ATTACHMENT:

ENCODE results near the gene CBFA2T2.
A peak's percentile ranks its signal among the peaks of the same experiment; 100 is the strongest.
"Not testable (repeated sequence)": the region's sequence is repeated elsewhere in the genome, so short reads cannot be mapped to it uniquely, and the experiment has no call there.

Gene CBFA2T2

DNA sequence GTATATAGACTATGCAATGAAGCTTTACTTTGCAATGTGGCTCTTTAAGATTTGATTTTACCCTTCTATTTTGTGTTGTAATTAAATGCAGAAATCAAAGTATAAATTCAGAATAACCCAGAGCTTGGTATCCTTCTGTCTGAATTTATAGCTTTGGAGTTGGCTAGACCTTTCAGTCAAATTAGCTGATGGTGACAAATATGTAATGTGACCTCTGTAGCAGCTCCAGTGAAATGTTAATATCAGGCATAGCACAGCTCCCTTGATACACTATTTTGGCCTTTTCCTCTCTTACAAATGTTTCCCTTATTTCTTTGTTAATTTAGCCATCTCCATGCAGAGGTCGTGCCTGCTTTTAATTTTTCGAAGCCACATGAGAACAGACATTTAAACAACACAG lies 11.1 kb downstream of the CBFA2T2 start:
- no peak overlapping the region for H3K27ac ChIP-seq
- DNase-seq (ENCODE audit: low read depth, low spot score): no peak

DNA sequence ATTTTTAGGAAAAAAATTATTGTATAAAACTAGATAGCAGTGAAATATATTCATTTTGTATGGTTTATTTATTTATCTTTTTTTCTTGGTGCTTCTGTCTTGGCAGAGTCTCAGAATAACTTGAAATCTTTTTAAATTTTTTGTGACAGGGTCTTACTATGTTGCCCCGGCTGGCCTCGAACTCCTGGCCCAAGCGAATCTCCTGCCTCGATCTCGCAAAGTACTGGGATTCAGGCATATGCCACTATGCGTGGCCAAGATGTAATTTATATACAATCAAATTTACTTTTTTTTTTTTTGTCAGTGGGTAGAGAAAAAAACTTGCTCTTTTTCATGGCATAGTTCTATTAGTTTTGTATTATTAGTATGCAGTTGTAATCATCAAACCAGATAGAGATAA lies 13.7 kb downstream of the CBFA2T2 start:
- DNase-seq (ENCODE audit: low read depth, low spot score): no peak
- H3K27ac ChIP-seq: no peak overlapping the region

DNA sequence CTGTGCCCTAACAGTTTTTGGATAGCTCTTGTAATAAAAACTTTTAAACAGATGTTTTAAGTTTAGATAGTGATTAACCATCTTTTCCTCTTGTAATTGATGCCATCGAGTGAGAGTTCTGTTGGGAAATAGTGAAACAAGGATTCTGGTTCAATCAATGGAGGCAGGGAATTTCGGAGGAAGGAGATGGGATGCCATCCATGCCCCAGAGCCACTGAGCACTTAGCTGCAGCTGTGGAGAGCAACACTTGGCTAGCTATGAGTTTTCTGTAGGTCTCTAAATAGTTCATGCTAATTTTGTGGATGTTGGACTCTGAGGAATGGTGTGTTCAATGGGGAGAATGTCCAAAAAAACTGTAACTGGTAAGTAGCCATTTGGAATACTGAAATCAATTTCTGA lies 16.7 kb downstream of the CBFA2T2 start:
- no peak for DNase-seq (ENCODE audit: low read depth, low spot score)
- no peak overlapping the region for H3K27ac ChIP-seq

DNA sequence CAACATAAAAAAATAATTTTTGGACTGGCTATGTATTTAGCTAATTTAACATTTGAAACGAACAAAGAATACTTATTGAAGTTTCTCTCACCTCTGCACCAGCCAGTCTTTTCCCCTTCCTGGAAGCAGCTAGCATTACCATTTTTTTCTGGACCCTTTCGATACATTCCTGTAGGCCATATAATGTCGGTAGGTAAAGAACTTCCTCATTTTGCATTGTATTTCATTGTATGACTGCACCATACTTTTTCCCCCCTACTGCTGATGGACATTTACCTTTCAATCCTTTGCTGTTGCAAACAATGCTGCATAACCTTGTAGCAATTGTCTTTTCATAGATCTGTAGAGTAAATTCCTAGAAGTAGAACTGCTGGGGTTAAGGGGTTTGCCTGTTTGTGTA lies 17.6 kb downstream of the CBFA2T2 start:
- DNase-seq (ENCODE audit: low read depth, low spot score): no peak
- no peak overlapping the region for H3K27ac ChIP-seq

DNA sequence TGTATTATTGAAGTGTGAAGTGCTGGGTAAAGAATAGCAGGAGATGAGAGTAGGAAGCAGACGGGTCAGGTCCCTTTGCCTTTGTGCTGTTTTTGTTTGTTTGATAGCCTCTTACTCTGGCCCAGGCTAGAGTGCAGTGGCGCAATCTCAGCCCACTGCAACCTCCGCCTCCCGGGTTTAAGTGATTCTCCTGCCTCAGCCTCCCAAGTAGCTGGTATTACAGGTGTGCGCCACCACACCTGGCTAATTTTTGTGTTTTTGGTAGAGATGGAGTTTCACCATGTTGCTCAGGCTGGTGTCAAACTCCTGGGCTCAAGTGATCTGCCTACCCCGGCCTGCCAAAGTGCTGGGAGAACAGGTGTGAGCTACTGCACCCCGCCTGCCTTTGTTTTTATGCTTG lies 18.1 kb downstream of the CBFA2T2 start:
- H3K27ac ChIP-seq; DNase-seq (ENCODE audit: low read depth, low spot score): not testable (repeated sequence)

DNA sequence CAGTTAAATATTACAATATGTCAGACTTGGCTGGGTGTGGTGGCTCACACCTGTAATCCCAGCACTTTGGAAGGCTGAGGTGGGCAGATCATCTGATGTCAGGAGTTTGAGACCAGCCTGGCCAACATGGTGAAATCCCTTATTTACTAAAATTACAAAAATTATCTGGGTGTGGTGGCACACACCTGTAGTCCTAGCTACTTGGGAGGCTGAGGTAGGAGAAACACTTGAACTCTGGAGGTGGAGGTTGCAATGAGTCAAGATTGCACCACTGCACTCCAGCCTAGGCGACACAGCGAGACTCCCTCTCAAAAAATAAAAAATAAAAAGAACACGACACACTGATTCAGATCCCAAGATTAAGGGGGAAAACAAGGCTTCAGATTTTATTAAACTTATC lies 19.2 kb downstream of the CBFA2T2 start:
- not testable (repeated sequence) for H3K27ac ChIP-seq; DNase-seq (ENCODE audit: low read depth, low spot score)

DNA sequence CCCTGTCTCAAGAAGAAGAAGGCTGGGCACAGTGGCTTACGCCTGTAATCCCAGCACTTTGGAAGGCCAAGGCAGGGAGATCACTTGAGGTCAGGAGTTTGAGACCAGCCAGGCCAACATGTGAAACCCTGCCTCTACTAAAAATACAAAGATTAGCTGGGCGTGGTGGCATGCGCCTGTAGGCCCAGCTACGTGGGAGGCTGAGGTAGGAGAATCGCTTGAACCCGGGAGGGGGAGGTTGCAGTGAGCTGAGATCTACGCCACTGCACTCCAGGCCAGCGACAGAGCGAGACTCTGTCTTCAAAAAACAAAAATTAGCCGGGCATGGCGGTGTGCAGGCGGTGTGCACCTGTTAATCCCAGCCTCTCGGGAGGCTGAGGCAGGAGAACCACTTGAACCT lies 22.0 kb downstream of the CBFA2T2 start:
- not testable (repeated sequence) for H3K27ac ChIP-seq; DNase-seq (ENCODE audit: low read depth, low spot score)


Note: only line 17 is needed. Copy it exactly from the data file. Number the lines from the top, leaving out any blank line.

DNA sequence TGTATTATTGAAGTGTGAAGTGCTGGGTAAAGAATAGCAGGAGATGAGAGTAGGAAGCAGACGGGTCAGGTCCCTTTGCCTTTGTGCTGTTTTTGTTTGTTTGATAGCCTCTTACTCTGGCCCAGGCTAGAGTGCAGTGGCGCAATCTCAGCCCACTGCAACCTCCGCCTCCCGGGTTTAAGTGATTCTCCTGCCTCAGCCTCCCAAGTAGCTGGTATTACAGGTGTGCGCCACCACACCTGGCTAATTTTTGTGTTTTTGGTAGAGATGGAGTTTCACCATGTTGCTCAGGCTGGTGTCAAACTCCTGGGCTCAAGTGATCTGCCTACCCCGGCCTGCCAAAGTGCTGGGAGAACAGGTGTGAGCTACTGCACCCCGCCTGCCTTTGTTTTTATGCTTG lies 18.1 kb downstream of the CBFA2T2 start: